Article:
Format: Paperback
The vitriol leveled against this book got me curious about it. I bought it, read it, and was amazed at how wrong the negative critics are. I also discovered that it had been endorsed by an opponent of ID (L. Arnhart, Northern Ill. U.), reviewed positively by a strong anti-creationist in the Journal of Church & State (J. Alston, Texas A & M), and praised in a book note that appeared in the January 2004 issue of the Harvard Law Review. That note resulted in a huge public argument about the Harvard Law Review on the internet that was started by skeptic Chris Mooney, picked-up by blogger Brian Leiter (U. of Texas), and then editorialized by Beckwith's grad assistant Hunter Baker in National Review online. Wow!
For all the hoopla, it's pretty much a law book, but not as boring as you'd think. It's highly footnoted and Beckwith's presentation of the constitutional issues is worth the price of the book.
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4 of 4 people found the following review helpful By A Customer on May 4, 2004
Format: Paperback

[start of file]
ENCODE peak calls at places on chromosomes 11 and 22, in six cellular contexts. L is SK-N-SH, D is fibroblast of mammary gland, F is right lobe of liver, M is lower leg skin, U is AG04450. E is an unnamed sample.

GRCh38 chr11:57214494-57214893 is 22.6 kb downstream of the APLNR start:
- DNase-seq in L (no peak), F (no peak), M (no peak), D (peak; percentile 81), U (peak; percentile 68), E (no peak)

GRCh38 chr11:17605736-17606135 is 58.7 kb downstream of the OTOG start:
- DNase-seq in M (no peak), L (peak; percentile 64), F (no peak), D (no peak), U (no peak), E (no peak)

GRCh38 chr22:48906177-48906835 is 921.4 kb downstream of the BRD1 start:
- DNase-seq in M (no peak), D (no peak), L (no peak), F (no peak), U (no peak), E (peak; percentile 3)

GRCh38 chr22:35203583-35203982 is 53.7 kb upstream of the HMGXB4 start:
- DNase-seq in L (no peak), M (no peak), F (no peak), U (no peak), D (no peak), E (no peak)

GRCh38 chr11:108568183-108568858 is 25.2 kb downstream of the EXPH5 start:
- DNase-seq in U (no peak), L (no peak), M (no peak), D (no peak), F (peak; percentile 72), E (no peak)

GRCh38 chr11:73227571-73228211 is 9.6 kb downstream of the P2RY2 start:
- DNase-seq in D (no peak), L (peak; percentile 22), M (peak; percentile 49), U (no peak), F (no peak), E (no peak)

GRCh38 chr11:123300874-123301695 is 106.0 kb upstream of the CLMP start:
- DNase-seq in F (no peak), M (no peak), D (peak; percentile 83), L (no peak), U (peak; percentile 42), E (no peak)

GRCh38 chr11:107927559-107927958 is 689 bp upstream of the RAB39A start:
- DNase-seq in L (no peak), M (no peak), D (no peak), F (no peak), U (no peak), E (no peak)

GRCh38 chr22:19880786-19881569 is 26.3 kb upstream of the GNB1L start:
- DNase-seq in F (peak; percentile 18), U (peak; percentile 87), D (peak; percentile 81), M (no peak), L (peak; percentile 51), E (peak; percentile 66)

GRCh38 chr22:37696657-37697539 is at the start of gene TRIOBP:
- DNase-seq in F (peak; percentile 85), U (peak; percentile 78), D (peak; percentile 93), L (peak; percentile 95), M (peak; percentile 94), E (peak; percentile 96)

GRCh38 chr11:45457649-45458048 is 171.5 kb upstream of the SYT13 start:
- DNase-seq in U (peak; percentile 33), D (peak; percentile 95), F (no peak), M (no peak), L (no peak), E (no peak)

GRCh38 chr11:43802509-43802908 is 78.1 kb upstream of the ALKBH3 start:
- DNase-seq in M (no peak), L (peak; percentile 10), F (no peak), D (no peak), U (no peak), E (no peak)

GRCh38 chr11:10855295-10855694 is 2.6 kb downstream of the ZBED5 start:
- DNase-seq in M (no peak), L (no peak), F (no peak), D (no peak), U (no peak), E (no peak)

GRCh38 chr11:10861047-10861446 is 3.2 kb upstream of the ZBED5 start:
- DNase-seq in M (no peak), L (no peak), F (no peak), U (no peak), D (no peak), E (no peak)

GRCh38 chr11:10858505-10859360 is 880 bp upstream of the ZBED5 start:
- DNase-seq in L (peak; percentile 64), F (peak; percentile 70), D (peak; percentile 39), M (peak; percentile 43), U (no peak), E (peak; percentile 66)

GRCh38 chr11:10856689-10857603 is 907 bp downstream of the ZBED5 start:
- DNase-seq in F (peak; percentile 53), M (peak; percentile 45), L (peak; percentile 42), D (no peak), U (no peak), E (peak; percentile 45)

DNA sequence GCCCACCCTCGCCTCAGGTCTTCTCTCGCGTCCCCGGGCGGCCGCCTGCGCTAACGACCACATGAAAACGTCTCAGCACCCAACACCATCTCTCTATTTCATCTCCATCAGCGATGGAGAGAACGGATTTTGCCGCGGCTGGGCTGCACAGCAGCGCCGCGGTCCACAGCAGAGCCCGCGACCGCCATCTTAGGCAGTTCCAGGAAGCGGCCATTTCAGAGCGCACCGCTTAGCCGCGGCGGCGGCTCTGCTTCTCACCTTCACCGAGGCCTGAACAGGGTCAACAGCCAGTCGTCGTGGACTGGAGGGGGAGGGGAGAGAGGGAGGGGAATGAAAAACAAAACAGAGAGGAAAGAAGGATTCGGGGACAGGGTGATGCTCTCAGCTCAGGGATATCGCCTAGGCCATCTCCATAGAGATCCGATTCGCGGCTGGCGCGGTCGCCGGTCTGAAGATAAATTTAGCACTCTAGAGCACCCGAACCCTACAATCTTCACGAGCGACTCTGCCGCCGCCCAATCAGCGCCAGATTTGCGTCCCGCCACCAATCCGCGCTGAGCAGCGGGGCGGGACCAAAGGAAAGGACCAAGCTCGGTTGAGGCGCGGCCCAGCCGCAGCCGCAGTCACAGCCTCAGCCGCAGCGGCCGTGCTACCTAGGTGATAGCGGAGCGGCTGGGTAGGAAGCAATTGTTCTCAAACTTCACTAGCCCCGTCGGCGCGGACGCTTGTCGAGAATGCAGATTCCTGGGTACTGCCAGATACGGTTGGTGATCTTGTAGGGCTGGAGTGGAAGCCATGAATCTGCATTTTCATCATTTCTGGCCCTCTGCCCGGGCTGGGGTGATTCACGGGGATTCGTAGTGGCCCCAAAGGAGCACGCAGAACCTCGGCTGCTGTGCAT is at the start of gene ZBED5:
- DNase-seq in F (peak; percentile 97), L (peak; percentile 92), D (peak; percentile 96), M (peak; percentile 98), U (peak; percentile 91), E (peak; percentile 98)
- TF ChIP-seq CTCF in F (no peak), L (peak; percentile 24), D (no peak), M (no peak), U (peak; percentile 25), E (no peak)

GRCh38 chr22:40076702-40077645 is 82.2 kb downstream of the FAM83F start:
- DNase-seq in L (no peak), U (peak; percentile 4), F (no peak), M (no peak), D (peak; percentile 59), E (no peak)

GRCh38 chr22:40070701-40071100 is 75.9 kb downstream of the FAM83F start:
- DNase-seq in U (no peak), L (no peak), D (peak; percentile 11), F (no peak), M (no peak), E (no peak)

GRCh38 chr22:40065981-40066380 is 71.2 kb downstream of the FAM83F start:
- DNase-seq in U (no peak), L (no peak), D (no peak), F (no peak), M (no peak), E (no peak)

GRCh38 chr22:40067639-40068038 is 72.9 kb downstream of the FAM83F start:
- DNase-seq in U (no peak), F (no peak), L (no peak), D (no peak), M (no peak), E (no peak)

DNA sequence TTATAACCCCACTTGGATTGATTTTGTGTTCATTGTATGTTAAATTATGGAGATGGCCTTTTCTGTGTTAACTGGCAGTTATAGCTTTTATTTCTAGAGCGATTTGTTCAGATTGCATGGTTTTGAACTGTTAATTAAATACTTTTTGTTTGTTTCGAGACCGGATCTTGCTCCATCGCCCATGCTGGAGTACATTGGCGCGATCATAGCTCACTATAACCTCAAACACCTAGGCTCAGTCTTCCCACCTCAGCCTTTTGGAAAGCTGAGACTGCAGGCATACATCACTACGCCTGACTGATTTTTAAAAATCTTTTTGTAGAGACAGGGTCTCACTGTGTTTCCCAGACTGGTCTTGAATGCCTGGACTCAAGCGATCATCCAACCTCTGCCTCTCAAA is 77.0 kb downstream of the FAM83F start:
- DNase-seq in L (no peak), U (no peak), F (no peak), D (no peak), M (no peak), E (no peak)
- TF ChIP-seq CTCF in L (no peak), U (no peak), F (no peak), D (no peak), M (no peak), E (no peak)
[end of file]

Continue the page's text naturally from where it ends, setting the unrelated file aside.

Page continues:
Beckwith's book makes some very important distinctions and points that seem to be lost on some reviewers that read for quote-mining rather than to learn. Here's one example. One reviewer claims that Beckwith's self-refuting charge of Overton's opinion is laughable since a description about a set of things does not have to be one of the things in the set. That seems fair. But, unfortunately, the reviewer misses Beckwith's point entirely. The point is this: Overton is saying that unless X fits this five-part criterion of what is science, X cannot be taught in science class. All that Beckwith points out is that Overton's own five-part criterion itself could not be taught in science class because it does not fit the five-part criterion. Beckwith then makes the point that perhaps Overton would adjust his judgment and say that the criterion is a philosophical assessment about science rather than a claim of science (which is exactly what the reviewer claims Beckwith does not explore--talk about misrepresenting a view!). Beckwith then goes on to say that if Overton were to do that then one could not in principle reject the teaching of ID in public schools since ID's plausibility is tied to some important philosophical challenges to materialism and methodological naturalism. THAT's Beckwith's argument. It is a nuanced, deliberate, Socratic interaction with an initial criticism, a rescuing of his opponent's argument, and then showing that that prop-up now supports the position that his opponent opposes.